A 26-story apartment tower being planned at the University of Minnesota would be the tallest on campus, but it’s not just for students.
A local developer thinks that living close to campus will appeal to many other people — from professors and others who work at the U to professionals who work in downtown Minneapolis or St. Paul.
“We’re trying to do something that will appeal to everyone,” said Tom Lund of Harbor Bay Real Estate Advisors, who is leading development of the as-yet unnamed building. “There’s a vibrancy to being around the U.”
The 431-unit project would be built on a quarter-block site at Washington Avenue SE. and Harvard St. SE., near the East Bank light rail station. The site is now home to a pub, coffee shop and juice place.
Over the past six years, the neighborhoods around the U saw the building of 27 apartment projects, with 3,100 total units, according to research by Thomas O’Neil, vice president of FHA operations at Dougherty Mortgage.
That’s a yearly average of five projects and more than 500 units, the bulk of which were designed to appeal to students with built-in furniture and multiple bedrooms in each apartment. Last year alone, private developers delivered five projects with 873 units.
O’Neil noted that no new projects are planned to open this year in that submarket, making it one of only 11 Twin Cities submarkets where there’s been no significant expansion this year. However, four projects with 778 units, not including the tower proposal, are in the works for 2017 or later. Two of them would also be near the light rail. Two others would be built in the Marcy Holmes neighborhood west of the main campus.
Ted Bickel, vice president of Colliers International, a commercial real estate firm, said there’s been a dearth of more traditional options for people in the area, especially employees and graduate students at the U.
“Many of those prospective tenants do not want to live in student-focused housing and would benefit from more flexible leasing options than the typical August-to-August student leasing cycle,” he said. “I’d venture that the project would pull tenants working and studying at the university from other heavy rental neighborhoods like Northeast and Uptown.”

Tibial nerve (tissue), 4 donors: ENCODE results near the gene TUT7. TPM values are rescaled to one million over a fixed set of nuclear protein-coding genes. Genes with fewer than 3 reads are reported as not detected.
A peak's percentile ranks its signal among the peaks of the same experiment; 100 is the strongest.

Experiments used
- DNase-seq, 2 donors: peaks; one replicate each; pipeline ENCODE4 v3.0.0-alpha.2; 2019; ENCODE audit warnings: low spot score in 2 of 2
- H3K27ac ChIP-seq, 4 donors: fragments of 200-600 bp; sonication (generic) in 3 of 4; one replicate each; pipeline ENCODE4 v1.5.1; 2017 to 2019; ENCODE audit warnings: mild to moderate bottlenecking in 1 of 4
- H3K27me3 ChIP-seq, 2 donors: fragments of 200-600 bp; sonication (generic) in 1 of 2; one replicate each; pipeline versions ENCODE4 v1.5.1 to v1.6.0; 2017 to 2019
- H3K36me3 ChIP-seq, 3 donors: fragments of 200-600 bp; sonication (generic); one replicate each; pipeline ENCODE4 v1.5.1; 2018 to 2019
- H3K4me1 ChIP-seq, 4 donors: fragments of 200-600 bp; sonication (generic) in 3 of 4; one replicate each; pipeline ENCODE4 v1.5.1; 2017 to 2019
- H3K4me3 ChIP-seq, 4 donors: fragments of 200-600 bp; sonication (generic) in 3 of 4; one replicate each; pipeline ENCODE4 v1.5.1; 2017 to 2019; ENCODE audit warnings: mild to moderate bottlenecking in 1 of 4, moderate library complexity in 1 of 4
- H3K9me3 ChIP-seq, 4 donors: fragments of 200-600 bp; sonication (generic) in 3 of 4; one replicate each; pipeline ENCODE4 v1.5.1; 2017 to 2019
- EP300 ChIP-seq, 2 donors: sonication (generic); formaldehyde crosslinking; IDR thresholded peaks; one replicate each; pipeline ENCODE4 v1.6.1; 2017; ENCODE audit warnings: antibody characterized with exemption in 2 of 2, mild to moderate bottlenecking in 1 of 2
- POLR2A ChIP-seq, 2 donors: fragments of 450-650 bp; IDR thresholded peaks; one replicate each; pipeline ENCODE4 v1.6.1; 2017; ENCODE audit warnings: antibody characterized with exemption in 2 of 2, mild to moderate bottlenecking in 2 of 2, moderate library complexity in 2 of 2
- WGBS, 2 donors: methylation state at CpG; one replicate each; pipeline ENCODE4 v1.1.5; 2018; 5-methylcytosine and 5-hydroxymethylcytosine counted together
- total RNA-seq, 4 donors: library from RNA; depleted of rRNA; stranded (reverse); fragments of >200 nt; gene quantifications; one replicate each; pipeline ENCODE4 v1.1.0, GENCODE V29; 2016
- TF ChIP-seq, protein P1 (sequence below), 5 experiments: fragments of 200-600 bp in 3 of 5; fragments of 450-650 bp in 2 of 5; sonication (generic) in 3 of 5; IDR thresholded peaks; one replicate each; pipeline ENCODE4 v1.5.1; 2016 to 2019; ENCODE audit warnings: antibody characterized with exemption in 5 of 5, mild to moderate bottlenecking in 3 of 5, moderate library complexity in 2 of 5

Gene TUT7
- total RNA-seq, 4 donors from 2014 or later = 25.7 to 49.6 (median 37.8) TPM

Bickel said that while the last two leasing seasons have been challenging, new developments in their second leasing season and beyond have performed well almost across the board, with a few exceptions.
Still, there’s some evidence — notably rent concessions — to suggest that the recent surge in supply is creating stiff competition among developers to fill their buildings. In projects near the U that were open for at least one year, the average asking rent declined 1.8 percent between the fourth quarter of 2014 and 2015, according to O’Neil’s research.
Meantime, just 2 miles away, four other high-rise apartment or condo projects are at various stages of development. Those and the 26-story tower represent a new wave of development across the Mississippi River from downtown Minneapolis, where there was also a flurry of housing construction in recent years.
Lund and Harbor Bay co-founder Mark Bell are partnering with Chicago-based developer Core Spaces. The tower was designed by another Chicago firm, HPA Architects.
The project has yet to receive city approvals. That’s expected to happen this summer. Because the site is essentially surrounded by the U, it’s not technically within an official neighborhood. Lund said he will discuss it with residents from the nearby Prospect Park neighborhood.
The building site is within three zoning districts with two height restrictions that are below what’s being proposed. Lund will ask the city to rezone the entire site and to increase the allowed height to 26 stories, which is similar to the Malcolm Moos Health Sciences Tower that the apartment tower will be near.
Mary Bujold, president of Maxfield Research, which does market studies for developers, said the neighborhood has sought some more traditional multifamily development in the area, but nothing has moved forward.
“I believe there is a niche to be satisfied for those that want to rent and be close to the U — but not live with a lot of undergraduate students,” she said.